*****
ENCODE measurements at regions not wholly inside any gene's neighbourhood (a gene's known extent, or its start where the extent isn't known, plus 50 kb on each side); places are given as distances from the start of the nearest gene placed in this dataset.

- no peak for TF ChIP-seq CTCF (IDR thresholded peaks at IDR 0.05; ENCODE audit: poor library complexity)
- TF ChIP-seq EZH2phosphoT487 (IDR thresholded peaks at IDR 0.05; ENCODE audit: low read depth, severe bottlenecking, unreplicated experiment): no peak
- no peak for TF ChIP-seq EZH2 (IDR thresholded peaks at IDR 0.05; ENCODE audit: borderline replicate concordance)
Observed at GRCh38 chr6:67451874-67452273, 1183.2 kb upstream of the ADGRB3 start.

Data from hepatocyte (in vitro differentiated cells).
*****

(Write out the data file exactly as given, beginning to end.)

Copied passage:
ENCODE measurements at regions not wholly inside any gene's neighbourhood (a gene's known extent, or its start where the extent isn't known, plus 50 kb on each side); places are given as distances from the start of the nearest gene placed in this dataset.

- no peak for TF ChIP-seq CTCF (IDR thresholded peaks at IDR 0.05; ENCODE audit: poor library complexity)
- TF ChIP-seq EZH2phosphoT487 (IDR thresholded peaks at IDR 0.05; ENCODE audit: low read depth, severe bottlenecking, unreplicated experiment): no peak
- no peak for TF ChIP-seq EZH2 (IDR thresholded peaks at IDR 0.05; ENCODE audit: borderline replicate concordance)
Observed at GRCh38 chr6:67451874-67452273, 1183.2 kb upstream of the ADGRB3 start.

Data from hepatocyte (in vitro differentiated cells).